11 Lead Sheets were entered into the system; Curtis Cards were created; Metrics were saved centrally in a local data warehouse; Chaos ensued.

Those Lead Sheets are (taken from the Hal Leonard Real Book collection):

  1. Somebody Loves Me (key of F Major)
  2. Paper Doll (key of F Major)
  3. Lazy River (key of F Major)
  4. For Heaven's Sake (key of F Major)
  5. Beyond The Sea (key of F Major)
  6. Dancing On The Ceiling (key of F Major)
  7. Rosetta (key of F Major)
  8. Have You Met Miss Jones? (key of F Major)
  9. Georgia On My Mind (key of F Major)
  10. It's a Blue World (key of F Major)
  11. I Love You (key of F Major)

Why all in F Major? Time. Without building a transpose tool, normalizing before input was necessary, so all in F Major. To transpose is a simple function to move one piece of music to another key. This means that any music can be normalized to a standard key that can then be used to find more generalized patterns across the data set.

Why only 11? Again, time. As you read on, you will also find that 11 is plenty enough for patterns to start popping out that can be discussed. Also, to a performing musician, 11 pieces of music is easily 30 minutes of music.

Due to the bio-mechanical limitations of the human body for musical performance, simplifying the complexity of learning multiple pieces for a performer is paramount to their success.

Let us start with a simple question:

What happens when we simply count all the occurrences of a given symbol?

First:

501 total symbols

Second:

If we create a cutoff in the data at E7, or only looking at the chords with more than 10 occurrences in the set, there are 339, or 67%.

Third:

If we map those symbols to the their given function in the key of F, we can see they are all diatonic to the Key of F. Symbols not truly diatonic to F are A7 (V7/VI) and G7 (V7/V), which are called secondary dominants (V7/X).

Here they are in order of the key function:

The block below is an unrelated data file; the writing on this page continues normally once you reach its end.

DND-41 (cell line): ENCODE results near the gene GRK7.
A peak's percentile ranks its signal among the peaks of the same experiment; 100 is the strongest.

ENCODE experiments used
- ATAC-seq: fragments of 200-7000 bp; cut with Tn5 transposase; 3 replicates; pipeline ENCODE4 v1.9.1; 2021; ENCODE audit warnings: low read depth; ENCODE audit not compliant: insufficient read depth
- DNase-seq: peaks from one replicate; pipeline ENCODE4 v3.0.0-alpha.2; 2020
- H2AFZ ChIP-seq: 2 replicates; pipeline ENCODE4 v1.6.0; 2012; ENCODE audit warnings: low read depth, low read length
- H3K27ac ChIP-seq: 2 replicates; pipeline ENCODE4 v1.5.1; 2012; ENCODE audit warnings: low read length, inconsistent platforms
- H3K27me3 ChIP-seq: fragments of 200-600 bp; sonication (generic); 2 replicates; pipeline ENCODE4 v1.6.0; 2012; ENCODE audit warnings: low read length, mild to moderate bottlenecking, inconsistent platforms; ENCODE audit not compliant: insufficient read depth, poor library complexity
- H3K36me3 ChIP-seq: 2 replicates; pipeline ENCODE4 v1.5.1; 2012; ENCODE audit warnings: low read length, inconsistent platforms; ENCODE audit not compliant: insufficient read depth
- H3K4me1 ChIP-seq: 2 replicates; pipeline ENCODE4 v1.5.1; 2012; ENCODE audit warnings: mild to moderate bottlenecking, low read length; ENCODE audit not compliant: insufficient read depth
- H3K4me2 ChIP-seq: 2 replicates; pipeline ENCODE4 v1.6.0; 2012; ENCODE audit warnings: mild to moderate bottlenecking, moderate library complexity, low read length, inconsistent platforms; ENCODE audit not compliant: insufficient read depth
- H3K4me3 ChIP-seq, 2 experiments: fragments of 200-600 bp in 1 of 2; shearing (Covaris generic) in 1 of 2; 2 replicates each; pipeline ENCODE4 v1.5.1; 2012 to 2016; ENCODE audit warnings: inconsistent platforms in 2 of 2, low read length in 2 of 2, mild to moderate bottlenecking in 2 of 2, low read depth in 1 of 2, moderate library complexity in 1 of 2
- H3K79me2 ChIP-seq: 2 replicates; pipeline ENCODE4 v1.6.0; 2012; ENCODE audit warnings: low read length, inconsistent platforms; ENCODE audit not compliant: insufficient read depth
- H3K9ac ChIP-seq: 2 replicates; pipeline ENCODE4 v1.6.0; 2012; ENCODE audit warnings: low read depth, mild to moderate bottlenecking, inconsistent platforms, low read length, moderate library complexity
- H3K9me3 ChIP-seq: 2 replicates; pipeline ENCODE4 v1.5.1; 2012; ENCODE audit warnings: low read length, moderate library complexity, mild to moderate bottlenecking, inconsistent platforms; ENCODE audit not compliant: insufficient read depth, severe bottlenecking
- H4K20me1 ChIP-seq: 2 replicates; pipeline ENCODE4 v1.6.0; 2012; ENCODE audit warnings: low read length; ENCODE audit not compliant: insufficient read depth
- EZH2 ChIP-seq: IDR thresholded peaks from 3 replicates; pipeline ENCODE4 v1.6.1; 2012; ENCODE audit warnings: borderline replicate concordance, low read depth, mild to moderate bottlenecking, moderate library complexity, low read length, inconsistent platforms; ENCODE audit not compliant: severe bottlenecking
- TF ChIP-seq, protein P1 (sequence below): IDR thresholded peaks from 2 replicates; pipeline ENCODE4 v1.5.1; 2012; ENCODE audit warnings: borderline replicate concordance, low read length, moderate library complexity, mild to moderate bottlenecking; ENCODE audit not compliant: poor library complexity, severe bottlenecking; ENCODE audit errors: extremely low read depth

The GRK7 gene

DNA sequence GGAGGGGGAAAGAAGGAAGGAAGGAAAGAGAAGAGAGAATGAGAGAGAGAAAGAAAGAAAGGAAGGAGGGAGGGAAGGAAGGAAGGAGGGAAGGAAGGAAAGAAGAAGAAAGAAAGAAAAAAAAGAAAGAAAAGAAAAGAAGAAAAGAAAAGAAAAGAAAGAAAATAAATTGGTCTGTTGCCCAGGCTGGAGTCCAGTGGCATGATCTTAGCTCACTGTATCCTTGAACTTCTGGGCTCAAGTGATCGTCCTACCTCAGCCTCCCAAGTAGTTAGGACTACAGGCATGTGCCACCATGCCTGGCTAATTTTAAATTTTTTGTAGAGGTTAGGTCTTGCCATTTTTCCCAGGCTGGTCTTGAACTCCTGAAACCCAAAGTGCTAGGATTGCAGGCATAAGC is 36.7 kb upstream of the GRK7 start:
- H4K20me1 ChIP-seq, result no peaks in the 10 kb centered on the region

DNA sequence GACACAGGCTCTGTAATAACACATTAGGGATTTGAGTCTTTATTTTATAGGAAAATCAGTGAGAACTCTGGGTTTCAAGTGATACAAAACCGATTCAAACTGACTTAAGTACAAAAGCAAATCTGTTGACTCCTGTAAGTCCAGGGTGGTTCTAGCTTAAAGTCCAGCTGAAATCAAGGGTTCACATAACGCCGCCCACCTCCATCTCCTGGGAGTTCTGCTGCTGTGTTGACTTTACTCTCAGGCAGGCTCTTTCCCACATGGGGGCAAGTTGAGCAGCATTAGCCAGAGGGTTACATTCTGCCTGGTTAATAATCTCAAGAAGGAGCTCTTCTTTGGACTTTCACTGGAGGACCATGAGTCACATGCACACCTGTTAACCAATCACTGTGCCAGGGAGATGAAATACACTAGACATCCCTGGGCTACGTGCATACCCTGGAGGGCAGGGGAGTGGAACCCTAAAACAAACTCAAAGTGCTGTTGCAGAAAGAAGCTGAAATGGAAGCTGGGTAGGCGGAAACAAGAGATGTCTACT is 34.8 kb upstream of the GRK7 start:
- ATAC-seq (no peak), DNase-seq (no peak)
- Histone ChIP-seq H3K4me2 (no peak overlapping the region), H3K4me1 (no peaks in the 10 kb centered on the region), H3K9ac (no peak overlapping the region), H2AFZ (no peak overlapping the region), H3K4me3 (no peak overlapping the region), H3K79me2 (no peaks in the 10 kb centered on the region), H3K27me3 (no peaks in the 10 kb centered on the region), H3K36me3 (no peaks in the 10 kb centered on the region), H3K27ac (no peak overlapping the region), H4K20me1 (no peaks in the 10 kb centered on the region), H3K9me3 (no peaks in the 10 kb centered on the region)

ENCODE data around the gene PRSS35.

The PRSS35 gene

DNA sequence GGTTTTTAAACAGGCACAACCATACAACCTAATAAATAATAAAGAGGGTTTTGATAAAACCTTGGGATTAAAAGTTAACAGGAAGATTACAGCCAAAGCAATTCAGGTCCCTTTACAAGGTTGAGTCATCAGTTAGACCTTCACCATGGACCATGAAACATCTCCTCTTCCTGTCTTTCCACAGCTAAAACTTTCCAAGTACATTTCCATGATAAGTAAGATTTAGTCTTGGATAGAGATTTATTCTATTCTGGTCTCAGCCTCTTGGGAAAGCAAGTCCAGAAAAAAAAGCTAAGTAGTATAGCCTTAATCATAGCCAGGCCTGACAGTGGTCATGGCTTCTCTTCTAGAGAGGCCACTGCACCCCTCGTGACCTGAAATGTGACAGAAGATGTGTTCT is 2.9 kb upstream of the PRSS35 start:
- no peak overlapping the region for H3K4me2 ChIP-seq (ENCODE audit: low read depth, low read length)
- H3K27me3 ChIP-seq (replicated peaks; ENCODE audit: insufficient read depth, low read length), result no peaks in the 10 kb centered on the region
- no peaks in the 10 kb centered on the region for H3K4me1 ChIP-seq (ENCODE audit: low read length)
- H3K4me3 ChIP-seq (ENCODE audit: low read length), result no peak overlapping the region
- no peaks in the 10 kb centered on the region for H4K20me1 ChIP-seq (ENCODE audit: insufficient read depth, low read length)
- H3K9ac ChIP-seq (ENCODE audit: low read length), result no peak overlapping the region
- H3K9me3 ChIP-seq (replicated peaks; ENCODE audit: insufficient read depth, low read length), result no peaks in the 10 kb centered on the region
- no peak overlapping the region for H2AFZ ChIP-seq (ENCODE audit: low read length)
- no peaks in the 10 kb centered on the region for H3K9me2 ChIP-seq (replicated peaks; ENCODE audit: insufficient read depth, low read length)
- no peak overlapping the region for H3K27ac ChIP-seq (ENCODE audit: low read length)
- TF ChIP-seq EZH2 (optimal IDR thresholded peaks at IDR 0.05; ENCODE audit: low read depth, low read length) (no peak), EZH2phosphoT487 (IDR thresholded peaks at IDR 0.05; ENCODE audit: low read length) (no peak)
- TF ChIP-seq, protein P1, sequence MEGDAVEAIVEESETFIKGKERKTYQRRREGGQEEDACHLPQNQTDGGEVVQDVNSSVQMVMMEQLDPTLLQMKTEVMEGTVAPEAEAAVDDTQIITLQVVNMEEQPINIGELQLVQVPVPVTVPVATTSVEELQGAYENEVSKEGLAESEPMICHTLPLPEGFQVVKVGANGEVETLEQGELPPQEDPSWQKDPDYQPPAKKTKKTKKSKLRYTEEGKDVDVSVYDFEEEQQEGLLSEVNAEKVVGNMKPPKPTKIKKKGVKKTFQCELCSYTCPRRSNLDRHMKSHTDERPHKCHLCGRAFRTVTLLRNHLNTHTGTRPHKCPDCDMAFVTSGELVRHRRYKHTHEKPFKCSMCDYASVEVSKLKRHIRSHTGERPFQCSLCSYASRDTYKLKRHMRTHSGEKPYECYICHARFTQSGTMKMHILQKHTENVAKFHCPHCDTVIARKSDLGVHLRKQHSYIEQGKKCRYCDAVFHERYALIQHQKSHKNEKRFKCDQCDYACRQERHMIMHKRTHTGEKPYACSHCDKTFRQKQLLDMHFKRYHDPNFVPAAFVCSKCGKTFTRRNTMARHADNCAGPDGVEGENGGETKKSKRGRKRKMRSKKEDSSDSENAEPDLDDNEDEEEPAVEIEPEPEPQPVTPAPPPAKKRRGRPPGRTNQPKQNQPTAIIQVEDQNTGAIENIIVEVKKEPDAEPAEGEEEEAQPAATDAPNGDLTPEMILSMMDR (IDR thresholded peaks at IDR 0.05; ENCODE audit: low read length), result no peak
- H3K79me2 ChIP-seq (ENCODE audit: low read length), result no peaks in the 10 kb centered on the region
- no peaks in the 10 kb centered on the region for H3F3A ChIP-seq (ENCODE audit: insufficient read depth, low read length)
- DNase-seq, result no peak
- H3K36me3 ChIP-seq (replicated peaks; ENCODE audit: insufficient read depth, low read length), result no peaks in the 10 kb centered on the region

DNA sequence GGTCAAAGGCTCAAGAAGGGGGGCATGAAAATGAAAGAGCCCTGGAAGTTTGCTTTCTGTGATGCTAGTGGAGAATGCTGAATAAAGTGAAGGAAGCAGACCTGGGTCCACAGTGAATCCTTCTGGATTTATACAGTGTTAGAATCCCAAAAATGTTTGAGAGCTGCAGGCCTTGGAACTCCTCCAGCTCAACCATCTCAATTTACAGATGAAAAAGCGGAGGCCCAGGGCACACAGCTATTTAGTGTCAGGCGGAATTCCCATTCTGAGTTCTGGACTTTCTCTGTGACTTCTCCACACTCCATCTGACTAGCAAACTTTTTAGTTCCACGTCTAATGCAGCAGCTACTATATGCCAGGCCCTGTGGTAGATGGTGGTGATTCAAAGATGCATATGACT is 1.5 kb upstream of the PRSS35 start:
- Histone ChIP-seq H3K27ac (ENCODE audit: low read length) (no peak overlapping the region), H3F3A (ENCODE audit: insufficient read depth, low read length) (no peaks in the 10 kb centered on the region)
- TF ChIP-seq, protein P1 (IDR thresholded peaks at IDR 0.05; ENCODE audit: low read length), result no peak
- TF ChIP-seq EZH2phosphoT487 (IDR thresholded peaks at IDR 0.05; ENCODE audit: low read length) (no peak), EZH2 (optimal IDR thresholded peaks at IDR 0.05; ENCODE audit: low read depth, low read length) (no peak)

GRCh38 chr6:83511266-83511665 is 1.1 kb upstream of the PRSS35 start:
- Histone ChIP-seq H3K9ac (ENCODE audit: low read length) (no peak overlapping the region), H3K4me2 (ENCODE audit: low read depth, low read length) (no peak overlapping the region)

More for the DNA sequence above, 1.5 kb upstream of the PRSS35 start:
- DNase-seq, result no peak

IM7, IM6, II-7, III-7, IVM7, V7, VI-7, (V7/V), (V7/VI)

This gives us a great starting point to begin the educational process of teaching people how to read these symbols. If someone desires to master chord symbol based music (in this case all Major keyed pieces), they must master at least all the diatonic 7th chords in a given key. It will get them at least 67% of the way there to mastering the knowledge required for understanding this kind of music.

This is one of the fundamental use cases for our product the Chord Cycler.

Another question:

What happens when we simply count all the occurrences of a given symbol without a root?

Metrics:

394 Chords or 79% of all chords use the following 3 symbols:

Dominant 7, Minor 7, and Major 7 in that order.

This follows nicely with the 80/20 rule. If you want to be able to master this material, you can get there quicker by mastering the fundamental 3 chord types found:

R7, R-7, RM7

Next question:

What happens when we sum up chord symbols on there respectful beats in the bar?

First:

Probably the most interesting pattern that can be observed is that on strong harmonic pulses, it is primarily the chord types of R-7 and RM7

Of all 344 chord symbols that fell on the strong harmonic publse, 244 (79%) are of R-7 (or R-) and RM7 (or R)

Second:

On weak harmonic pulses, it is primarily the chord type R7

Of all 194 chord symbols that fell on the weak harmonic pulse, 137 (70%) are of R7